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Making a dedicated Logic Analyzer, Part 1

For a few months now (and after successfully using a cheap USB analyzer with my Pocket C.H.I.P) I’ve wanted to make a sort of standalone Logic Analyzer  / mini linux machine that I could have on my bench. I originally wanted to use one of my C.H.I.P boards, but I soon stumbled upon a bit of a difficulty: It’s not that easy to use readily-available touch-screen / LCDs with the C.H.I.P.

Because of this I decided to switch to an old RaspberryPi1 Model B that I had laying around instead.  I don’t need anything faster than that, and finding TFT/LCD screens for Raspberry Pi is ridiculously easy. As a matter of fact, I already had a small 480×320 LCD that I tested before and worked really well. I may eventually switch to a small HDMI screen, but for the time being I’ll use this one:

*SPOILERS* The RPI with the LCD after everything was configured.

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Developing on a Pocket CHIP with “Motor”, a Text-based IDE

Nothing like a Text-based UI

A recent discussion on the Pocket C.H.I.P forums made me dig up memories of my time with DJGPP (a wonderful DOS port of GCC), and its quite functional text-based IDE; RHIDE.

I thought that it would be great to have RHIDE running on my Pocket CHIP for doing simple C/C++ development on the go, as TUIs (Text-based User Interfaces) were pretty simple and could work in really low resolutions, but unfortunately CHIP’s ARM architecture was completely foreign to RHIDE’s build scripts, and it refused to compile.

I’m definitely no Linux guru, but I reckoned that adding the architecture to the build script wasn’t going to be easy, especially since it apparently had several architecture-dependent libraries, modules, etc, so I embarked on a quest to find another text-based IDE for Linux, and that’s how I found Motor.

Sure, the project is 12 years old (last “build” is 3.4.0 from February 2005, and still more recent than RHIDE), but I thought that perhaps it could still work on a relatively modern Linux distribution, and to my surprise, it did (with a few gotchas, though).

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BT Audio Module with Aux Input

I have a very simple “audio/video” setup in my room. My main computer display doubles as my “TV” for playing videogames and watching movies. Technically speaking is just a 22″ HDTV with a bunch of input options, which I have connected to all of my devices, mostly through an HDMI hub, so I use the same screen for my computer, and my various consoles and audio/video devices.

Now, I’m not an audiophile, but as you normally get to expect, its integrated speakers are kinda too terrible to actually listen to anything through them for more than 10 seconds, so I have a couple of entry-level PC speakers connected to the TV audio output, which give relatively decent sound, or at least, better than with the monitor alone. Now, as all my gaming consoles and A/V devices go to the same TV, this is a pretty centralized setup, which is great for most of what I do, and has worked really well for years, but stops being great when I want to listen to something not physically connected to my system, like my phone, laptop, tablet, or whatever. So I thought of adding a bluetooth receiver somewhere in between.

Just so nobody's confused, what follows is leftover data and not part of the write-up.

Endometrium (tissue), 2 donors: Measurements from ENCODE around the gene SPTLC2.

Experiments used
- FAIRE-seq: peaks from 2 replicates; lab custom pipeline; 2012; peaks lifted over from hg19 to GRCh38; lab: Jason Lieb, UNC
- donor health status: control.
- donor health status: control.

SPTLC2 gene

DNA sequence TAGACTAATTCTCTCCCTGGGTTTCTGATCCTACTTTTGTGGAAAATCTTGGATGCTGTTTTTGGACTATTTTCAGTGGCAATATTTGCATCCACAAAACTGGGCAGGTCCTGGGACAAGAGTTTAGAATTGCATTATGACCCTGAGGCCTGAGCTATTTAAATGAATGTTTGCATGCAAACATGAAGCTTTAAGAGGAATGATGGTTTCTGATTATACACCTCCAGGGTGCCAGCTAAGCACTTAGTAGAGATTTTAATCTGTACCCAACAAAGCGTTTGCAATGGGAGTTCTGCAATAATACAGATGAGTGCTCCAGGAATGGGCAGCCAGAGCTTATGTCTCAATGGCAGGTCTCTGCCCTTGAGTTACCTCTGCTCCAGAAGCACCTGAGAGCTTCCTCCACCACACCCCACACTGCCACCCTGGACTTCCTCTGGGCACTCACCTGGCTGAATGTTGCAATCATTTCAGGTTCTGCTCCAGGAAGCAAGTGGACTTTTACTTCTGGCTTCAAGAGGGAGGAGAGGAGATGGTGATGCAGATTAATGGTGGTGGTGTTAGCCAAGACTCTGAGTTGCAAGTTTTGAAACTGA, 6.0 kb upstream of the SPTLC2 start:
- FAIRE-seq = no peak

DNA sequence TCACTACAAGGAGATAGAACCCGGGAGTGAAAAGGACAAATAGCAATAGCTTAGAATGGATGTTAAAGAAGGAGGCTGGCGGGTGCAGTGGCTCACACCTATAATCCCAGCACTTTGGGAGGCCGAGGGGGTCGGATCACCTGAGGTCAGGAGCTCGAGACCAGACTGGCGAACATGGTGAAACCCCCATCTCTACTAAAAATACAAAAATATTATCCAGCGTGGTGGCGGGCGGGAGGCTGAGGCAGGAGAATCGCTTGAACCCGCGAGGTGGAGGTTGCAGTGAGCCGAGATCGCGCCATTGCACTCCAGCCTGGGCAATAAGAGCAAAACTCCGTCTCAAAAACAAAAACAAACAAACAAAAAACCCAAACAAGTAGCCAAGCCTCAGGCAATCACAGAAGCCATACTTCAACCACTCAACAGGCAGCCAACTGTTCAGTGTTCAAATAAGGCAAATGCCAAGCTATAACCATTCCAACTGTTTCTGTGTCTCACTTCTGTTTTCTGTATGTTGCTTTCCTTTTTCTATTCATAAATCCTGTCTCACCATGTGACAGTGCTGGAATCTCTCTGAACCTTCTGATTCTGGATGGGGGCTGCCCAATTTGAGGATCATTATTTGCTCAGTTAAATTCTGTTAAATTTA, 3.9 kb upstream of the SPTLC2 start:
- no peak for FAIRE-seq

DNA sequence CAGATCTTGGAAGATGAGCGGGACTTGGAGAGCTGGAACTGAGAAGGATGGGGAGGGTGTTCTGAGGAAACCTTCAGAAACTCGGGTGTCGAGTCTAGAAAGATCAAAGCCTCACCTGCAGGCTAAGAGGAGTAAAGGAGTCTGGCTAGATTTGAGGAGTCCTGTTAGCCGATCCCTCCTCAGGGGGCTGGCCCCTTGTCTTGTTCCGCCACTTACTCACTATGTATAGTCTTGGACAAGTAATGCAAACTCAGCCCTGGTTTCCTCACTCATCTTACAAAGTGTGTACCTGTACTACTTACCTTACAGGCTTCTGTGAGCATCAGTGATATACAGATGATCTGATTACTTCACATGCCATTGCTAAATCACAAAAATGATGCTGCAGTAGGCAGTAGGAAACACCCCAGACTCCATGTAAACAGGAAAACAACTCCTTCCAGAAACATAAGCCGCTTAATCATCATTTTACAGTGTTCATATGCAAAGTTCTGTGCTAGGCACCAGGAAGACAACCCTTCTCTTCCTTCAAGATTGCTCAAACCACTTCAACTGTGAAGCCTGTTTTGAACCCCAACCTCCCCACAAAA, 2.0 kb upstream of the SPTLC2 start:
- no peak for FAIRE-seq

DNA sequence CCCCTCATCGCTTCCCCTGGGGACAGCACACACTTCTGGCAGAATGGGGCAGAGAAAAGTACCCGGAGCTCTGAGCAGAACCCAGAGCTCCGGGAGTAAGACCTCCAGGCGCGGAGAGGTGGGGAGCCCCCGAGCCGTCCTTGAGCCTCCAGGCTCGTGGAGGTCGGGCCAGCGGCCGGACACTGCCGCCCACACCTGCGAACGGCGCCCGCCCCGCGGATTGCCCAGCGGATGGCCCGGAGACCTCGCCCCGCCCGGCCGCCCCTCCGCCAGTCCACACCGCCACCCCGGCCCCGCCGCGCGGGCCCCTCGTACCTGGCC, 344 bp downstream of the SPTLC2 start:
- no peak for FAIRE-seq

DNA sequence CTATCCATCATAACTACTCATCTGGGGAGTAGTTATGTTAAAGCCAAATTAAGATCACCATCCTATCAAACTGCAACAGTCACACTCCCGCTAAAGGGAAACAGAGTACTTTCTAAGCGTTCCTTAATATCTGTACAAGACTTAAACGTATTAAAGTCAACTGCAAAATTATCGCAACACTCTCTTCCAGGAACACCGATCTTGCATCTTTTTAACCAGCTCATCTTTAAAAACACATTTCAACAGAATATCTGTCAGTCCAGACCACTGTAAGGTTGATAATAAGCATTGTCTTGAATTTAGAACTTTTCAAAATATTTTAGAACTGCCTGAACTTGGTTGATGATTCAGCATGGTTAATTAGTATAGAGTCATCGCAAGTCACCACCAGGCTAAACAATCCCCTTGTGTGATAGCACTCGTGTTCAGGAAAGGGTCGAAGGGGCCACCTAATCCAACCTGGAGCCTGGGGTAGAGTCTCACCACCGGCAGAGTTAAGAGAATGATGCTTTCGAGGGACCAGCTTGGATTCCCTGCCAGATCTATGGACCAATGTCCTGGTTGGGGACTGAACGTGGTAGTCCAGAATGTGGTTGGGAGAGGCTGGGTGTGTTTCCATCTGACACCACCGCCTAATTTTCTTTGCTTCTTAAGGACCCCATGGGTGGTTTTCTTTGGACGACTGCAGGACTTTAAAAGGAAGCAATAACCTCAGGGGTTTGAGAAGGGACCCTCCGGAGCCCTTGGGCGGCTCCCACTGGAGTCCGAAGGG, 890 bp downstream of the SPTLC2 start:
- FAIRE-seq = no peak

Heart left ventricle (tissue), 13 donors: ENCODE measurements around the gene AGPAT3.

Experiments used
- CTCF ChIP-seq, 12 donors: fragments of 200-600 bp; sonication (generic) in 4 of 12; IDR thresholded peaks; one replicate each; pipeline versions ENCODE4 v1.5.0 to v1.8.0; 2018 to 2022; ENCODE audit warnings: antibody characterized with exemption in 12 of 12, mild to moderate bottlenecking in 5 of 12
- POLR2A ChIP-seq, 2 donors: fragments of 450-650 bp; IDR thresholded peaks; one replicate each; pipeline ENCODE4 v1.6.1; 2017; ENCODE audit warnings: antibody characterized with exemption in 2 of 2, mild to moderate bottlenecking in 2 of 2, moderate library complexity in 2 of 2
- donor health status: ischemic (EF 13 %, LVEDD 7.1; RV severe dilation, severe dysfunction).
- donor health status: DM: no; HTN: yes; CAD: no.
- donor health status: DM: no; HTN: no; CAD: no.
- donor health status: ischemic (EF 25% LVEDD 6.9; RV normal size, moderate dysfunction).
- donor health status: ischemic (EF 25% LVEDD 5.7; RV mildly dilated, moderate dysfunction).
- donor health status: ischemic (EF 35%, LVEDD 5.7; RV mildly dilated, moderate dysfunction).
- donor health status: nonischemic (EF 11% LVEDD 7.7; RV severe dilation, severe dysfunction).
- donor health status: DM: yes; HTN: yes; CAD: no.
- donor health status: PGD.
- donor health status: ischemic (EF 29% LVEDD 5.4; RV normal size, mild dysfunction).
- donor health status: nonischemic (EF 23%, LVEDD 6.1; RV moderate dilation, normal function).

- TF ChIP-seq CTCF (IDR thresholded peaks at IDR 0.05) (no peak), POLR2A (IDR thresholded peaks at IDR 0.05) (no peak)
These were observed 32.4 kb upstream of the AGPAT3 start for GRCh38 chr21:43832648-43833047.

After an online search I ended up buying this nice little module, which is essentially a BT 4.0 receiver that works with 5V. By default it will redirect whatever it receives through its physical “AUX IN” port to the output connector, but when a device connects to it over BT, it will ignore the physical input and play the audio it receives wirelessly instead.

The BT Audio module. As seen on most popular auction/e-commerce sites.

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UV Exposure Box Project – Part 2

I disabled the safety feature just for this shot. You are welcome.

This is the second part of my adventure building a UV Exposure box, in which as you can see, I actually finished the build. In the first part I made the structure and planned the electronics. This part covers a whole lot more, distributed over many weeks doing small things here and there. Read More

An update to my desk clock

I like to call this revision “Please believe me, I’m not a bomb”

Like a year ago I made myself a nice little desk clock that has worked fine since then. But recently I revisited the project to do certain improvements.

For starters I wanted a smaller board so I could fit it inside an enclosure.  I also wanted to power the clock from a rechargeable 18650 battery and add the charging circuitry to the design. I was also willing to give up with the ultra low power consumption and use a DC-DC booster that would of course draw more current but would ensure the clock gets a nice and stable 5V at all times. This has two advantages: It keeps a constant brightness for the display, and, more importantly, will give me reliable 5V in the aux port so I can easily interface the clock with other devices or external circuitry if I so desire. Read More